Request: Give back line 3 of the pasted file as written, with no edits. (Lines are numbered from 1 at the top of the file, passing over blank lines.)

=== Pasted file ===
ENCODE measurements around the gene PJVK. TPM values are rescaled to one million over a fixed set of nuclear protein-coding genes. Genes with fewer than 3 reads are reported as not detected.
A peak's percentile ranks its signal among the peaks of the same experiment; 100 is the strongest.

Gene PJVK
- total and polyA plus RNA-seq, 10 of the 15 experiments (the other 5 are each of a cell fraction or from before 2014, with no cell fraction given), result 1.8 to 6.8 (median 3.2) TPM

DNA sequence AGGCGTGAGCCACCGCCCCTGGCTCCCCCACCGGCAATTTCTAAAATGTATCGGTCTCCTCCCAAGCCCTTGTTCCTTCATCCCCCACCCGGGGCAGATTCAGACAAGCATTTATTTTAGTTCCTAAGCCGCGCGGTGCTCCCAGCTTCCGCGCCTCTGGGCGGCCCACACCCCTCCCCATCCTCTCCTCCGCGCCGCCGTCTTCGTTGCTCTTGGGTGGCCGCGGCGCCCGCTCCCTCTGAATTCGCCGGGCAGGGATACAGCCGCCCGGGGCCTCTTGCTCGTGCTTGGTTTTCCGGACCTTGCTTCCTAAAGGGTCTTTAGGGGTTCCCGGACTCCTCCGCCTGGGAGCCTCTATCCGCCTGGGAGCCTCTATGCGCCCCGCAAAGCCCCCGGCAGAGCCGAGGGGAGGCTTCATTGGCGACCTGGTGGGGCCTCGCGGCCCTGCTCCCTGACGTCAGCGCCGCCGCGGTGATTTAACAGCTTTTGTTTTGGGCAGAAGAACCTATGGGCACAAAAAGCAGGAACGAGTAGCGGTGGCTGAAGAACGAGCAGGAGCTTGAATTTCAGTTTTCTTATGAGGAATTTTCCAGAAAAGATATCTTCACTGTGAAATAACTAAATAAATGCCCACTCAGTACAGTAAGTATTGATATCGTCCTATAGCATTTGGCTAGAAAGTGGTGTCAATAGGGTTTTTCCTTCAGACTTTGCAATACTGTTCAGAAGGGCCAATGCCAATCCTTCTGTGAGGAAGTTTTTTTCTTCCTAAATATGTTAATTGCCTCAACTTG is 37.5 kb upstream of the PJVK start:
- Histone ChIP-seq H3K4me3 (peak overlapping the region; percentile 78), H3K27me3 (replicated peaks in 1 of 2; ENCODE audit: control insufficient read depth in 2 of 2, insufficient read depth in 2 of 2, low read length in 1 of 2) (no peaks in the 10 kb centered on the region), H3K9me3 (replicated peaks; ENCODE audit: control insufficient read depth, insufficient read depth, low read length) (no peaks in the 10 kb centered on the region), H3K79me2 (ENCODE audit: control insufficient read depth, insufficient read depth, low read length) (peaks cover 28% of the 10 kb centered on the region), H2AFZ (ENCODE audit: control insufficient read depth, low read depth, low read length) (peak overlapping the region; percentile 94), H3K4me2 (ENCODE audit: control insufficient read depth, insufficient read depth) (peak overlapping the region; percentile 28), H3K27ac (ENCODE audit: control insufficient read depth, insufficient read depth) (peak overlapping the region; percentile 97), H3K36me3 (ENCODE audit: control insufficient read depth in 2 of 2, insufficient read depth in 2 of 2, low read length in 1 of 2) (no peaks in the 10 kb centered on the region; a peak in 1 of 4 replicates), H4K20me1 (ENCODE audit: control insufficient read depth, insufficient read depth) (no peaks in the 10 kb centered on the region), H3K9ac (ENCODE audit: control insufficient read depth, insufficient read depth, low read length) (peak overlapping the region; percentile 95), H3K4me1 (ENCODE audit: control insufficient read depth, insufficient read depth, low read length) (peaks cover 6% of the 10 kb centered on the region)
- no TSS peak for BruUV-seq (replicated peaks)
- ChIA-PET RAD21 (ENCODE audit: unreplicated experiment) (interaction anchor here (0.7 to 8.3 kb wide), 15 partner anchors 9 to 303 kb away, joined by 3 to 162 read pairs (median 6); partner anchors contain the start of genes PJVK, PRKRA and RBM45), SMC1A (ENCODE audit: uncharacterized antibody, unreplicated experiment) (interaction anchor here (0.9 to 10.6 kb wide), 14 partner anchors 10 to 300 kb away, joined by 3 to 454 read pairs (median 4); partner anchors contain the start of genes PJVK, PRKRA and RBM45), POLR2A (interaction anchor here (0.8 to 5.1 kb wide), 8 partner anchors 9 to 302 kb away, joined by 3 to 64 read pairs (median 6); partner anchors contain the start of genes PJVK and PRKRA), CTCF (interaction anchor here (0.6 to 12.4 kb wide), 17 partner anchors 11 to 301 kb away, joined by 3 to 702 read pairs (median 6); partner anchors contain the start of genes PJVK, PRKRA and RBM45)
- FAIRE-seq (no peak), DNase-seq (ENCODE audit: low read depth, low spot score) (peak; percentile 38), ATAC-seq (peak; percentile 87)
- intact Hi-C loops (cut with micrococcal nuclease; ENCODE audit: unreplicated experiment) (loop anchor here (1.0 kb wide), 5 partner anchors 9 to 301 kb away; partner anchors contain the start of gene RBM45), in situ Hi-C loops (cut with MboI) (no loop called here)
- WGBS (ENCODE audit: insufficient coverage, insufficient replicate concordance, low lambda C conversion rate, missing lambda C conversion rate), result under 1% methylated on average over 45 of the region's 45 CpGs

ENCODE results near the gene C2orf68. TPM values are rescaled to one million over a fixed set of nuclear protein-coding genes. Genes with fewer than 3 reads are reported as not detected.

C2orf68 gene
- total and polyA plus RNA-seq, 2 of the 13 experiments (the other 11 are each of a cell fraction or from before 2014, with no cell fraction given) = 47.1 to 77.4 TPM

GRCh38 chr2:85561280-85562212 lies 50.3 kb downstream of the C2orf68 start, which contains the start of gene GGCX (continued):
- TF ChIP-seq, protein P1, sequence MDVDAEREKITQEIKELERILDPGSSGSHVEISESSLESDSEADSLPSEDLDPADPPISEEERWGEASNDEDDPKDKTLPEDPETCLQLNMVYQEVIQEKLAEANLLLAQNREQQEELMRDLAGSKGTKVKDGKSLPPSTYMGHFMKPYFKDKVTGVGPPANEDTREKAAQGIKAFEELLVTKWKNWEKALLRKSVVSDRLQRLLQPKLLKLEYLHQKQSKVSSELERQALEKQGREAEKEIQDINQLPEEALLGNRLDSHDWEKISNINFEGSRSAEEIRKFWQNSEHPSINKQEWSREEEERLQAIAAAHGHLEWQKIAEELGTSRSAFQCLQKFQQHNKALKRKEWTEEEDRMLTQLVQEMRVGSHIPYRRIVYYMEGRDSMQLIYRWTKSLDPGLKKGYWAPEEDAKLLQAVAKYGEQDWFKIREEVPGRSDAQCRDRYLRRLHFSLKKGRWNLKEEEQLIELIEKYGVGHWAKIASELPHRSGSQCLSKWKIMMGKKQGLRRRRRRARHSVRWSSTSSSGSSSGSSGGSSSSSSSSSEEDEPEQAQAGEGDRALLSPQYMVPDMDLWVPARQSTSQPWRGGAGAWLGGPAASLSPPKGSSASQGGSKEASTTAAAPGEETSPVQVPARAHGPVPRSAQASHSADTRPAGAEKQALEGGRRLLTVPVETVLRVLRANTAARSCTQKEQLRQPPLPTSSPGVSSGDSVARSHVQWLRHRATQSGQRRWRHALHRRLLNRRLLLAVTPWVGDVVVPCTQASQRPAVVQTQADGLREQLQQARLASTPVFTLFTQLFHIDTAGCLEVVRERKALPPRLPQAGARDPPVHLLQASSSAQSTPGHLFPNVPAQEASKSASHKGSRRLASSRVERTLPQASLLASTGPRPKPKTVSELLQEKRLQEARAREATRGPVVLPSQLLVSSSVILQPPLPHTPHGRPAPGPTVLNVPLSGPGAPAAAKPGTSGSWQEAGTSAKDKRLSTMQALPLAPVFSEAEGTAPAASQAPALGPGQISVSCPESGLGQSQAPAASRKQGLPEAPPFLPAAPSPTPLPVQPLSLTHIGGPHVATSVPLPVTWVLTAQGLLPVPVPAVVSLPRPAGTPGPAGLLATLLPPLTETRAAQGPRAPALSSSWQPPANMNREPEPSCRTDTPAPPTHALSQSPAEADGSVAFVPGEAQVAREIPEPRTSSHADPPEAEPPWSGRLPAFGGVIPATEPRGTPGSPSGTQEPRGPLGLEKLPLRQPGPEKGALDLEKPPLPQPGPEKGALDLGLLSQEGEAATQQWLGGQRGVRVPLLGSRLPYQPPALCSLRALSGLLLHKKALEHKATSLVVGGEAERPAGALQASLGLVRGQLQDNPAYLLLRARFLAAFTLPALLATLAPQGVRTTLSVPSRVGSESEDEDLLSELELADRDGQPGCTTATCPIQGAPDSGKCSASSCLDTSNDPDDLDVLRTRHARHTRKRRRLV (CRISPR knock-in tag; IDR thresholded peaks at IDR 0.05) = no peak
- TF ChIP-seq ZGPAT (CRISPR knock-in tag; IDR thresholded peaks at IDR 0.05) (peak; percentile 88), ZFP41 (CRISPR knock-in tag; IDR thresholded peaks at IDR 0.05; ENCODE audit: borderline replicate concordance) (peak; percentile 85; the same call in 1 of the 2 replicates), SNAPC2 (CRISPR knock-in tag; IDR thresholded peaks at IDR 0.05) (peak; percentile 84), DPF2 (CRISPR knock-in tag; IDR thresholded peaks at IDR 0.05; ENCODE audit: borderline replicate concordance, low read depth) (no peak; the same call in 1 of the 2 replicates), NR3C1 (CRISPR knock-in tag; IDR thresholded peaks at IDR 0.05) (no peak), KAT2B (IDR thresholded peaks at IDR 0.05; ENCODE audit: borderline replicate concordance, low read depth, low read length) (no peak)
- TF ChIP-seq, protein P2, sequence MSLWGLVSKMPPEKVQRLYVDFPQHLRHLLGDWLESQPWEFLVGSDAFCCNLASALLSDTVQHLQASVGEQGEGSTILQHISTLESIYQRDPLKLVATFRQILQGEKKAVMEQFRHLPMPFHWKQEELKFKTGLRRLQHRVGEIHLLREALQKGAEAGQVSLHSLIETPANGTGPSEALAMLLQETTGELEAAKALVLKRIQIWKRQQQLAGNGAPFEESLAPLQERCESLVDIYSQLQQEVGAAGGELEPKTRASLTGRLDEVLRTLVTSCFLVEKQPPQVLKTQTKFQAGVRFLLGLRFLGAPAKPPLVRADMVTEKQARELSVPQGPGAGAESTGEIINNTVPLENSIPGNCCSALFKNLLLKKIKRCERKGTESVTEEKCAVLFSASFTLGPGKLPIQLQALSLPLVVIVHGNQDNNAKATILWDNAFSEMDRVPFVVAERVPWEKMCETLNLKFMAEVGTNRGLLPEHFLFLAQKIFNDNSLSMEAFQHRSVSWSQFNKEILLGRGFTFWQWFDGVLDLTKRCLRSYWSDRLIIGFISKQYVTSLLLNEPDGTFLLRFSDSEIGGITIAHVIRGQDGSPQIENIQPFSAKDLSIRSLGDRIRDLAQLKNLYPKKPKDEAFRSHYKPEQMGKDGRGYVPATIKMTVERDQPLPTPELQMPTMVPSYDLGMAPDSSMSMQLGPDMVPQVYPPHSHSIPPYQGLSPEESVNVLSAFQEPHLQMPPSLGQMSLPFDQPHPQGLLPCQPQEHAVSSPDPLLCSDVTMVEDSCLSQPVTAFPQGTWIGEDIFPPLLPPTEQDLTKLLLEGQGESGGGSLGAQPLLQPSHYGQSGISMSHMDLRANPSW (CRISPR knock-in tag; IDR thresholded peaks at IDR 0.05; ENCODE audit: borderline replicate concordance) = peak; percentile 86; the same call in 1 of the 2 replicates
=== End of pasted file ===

Gene PJVK